In order to combat the declining financial outlook, the Congress passed and President Carter signed a new legislation that would alter tax formulas and make more money for the government. This ascertained that the social security funds remain secure. However, the financial system declined in the early 1980’s, thereby putting the system in a sort of crisis.


Amendments in the 1980s

The Social Security Trust Fund reserves were decreasing because of high unemployment level.  According to the projections in 1982, the Social Security Trust Fund would run out of money by 1983 and the system would be unable to pay the benefits to eligible people. The National Commission on Social Security Reform, chaired by Alan Greenspan, was created to address this crisis. The 1983 amendments included a provision to exclude the Social Security Trust Fund from the unified budget.  This provision also provided for the exemption of Social Security and portions of the Medicare trust funds from any general budget cuts beginning in 1993.This change was one of the ways of trying to protect Social Security funds for the future.

Because of all these changes, the Social Security Fund began to generate a large short-term surplus of funds, intended to cover the added retirement costs of the "baby boomers."(People born post World War 2). The Congress invested the surplus into non-marketable U.S Treasury securities held by the Social Security Trust Fund and ensured that all the bonds held by Social Security had the backing of the Government


Benefits of Social Security

The largest component of OASDI is the payment of retirement benefits. Throughout a worker's career, the Social Security Administration keeps track of his or her earnings.  The amount of the monthly benefit to which the worker is entitled depends upon that earnings record and upon the age at which the retiree chooses to begin receiving benefits. For the entire history of Social Security, benefits have been paid almost entirely by using revenue from payroll taxes.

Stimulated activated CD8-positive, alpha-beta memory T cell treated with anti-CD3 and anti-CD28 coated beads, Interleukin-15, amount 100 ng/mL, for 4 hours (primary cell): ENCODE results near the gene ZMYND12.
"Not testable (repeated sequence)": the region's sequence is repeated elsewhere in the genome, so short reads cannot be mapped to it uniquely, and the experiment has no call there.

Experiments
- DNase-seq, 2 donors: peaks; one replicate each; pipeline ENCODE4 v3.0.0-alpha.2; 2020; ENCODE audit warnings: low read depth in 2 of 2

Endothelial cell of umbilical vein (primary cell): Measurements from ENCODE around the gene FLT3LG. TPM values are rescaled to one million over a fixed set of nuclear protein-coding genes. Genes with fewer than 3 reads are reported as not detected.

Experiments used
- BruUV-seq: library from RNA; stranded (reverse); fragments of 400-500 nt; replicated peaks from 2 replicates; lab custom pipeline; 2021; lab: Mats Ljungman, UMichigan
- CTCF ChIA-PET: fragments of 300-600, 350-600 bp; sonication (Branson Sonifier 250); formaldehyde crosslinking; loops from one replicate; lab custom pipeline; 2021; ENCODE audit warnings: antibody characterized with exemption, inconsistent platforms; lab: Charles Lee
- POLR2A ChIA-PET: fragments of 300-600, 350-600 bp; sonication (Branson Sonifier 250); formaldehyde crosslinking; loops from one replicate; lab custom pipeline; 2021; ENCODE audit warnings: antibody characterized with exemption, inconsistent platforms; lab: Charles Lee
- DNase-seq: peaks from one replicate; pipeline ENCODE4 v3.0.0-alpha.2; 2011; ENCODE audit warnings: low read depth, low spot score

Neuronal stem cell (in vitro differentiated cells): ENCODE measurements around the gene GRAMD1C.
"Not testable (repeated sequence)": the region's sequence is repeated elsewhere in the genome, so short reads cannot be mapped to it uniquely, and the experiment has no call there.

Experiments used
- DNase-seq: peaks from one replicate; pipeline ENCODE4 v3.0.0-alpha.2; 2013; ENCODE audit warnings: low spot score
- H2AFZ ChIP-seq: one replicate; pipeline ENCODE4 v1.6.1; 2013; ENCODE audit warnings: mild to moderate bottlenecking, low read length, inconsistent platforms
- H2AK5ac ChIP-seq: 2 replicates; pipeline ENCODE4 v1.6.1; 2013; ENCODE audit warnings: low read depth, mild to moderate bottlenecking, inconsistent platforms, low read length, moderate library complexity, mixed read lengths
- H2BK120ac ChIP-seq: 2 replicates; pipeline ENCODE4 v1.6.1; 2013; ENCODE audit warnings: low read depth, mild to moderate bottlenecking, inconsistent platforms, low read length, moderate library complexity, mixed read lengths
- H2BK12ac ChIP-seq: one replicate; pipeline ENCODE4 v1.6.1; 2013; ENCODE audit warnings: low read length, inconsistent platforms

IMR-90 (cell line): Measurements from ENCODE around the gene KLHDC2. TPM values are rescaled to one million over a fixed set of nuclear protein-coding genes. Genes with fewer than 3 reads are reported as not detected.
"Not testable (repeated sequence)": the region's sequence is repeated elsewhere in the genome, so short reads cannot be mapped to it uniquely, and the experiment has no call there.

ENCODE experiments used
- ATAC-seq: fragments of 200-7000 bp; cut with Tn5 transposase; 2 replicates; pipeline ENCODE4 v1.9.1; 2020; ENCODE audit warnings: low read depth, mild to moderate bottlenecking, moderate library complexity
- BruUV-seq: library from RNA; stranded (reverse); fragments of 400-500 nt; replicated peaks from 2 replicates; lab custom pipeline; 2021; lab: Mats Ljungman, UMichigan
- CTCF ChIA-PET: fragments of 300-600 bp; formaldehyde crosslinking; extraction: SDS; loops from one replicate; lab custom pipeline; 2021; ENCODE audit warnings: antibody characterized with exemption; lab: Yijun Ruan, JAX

The Act provided benefits to retirees and the unemployed, and a lump-sum benefit at death. Payments to current retirees are financed by a payroll tax on current workers' wages, half directly as a payroll tax and half paid by the employer.  The act also gave money to states to provide assistance to aged individuals (Title I), for unemployment insurance (Title III),  Aid to Families with Dependent Children (Title IV), Maternal and Child Welfare (Title V), public health services (Title VI), and the blind (Title X)

 

Criticism of Social Security

Around 2017, payroll tax revenue is projected to be insufficient to cover Social Security benefits and the system will begin to withdraw money from the Social Security Trust Fund. The existence and economic significance of the Social Security Trust Fund is a subject of considerable dispute because its assets are special Treasury bonds; i.e. the money in the trust fund has been lent back to the federal government to pay for other expenses.